A can of worms

alex_salmondThat someone as prominent as Alex Salmond has elected to intervene in what I wearily suppose will shortly be dubbed the ‘Wingsgate’ scandal, is quite significant. If nothing else, it serves to demonstrate just how important alternative media have become.

His intervention is doubly significant for the fact that, as well as concisely stating the points that the BBC must respond to in relation to its evidently selective and seemingly ill-founded copyright infringement complaint against Wings Over Scotland, Mr Salmond has broadened the issue to include the rights of persons appearing in the excerpts which have been removed from the public domain due to the BBC’s action. And he has introduced the further matter of the BBC’s apparent failure to remove material which has been found to be in breach of its own guidelines.

It looks increasingly like the corporation has opened a very large can of worms here. And that this can of worms may well keep on getting bigger as the ‘Wingsgate’ affair becomes a vehicle for other long-festering grievances against the BBC. This is the sort of thing which can lead to demands for some kind of public inquiry as a plethora of issues previously dismissed as trivial and/or exceptional are resurrected and tagged onto or rolled into the one which has sufficient mass and momentum to carry them.

That the BBC has got itself into this situation amply demonstrates the dumb arrogance of unaccountable power. Anyone with so much as the tip of their smallest finger on the pulse of Scottish politics could have predicted the furore which would ensue from closing down the Wings Over Scotland YouTube channel. Either the BBC was aware of the hornets’ nest that it was poking and simply didn’t care, or it was allowing decisions to be made by people lacking even a basic awareness of what they were dealing with. Whichever it was, it looks like an appalling failure of management.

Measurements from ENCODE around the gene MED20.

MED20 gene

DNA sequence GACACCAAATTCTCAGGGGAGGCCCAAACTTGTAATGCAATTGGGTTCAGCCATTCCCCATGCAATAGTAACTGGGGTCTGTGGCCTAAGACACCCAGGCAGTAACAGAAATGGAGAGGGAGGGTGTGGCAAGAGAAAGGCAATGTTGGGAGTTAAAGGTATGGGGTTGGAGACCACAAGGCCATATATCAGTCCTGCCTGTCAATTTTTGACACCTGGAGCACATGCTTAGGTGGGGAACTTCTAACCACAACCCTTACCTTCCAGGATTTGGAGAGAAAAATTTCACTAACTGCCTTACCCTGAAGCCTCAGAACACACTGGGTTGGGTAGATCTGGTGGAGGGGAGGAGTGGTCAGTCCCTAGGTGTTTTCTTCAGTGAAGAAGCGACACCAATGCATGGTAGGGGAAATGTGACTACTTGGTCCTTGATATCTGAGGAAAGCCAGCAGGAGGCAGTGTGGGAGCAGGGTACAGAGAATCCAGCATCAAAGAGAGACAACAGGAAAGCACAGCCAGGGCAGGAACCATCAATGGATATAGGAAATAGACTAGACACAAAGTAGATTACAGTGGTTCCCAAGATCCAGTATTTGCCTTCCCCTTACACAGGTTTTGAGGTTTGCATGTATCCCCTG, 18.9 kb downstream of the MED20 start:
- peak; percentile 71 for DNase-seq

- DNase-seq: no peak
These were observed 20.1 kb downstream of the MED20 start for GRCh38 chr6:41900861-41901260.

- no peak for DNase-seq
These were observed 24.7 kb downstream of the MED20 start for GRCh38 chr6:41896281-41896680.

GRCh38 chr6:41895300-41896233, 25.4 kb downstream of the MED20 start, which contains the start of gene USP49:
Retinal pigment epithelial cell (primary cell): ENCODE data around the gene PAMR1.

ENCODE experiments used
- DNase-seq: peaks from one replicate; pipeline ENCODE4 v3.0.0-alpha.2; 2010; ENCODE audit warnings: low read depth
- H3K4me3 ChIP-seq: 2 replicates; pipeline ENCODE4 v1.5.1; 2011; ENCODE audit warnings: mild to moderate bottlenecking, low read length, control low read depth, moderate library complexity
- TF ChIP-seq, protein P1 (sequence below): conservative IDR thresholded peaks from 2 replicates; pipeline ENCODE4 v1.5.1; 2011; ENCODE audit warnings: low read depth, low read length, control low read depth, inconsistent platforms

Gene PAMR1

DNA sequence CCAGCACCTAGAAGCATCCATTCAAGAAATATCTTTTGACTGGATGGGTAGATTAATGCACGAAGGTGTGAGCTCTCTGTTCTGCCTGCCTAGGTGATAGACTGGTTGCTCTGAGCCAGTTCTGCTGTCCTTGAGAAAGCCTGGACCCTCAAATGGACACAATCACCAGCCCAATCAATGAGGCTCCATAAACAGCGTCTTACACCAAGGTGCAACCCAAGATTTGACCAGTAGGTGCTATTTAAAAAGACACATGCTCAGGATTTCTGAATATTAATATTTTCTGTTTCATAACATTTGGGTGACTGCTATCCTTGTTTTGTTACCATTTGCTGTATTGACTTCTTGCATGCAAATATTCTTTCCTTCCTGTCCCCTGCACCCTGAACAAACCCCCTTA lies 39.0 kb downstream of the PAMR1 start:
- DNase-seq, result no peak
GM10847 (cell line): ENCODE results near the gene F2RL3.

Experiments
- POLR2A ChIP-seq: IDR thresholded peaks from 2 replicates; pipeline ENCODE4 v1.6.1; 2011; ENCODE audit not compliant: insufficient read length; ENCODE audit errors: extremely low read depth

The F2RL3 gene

And where is the outcry from self-styled ‘professional’ journalists? Where are the frenzied denunciations of ‘gagging’ and high-minded defences of freedom of expression? Mainstream journalists managed to work themselves into a steaming lather of righteous indignation over perfectly justified criticism of certain members of their cosy little clique. But they are curiously silent in the face of an all too real attack on free speech that is ominously reminiscent of TV stations being closed down by some tyrannical regime.

Perhaps Alex Salmond’s intervention will rouse those somnolent and indolent hacks. But if the evidence of the past is any guide their mercenary ire will directed, not against the BBC, but against Salmond. If these loyal servants of the British state are true to tediously predictable form then we can expect that ‘Wingsgate’ will be spun as the SNP trying to ‘intimidate’ and ‘silence’ the BBC.

It’s all very British.


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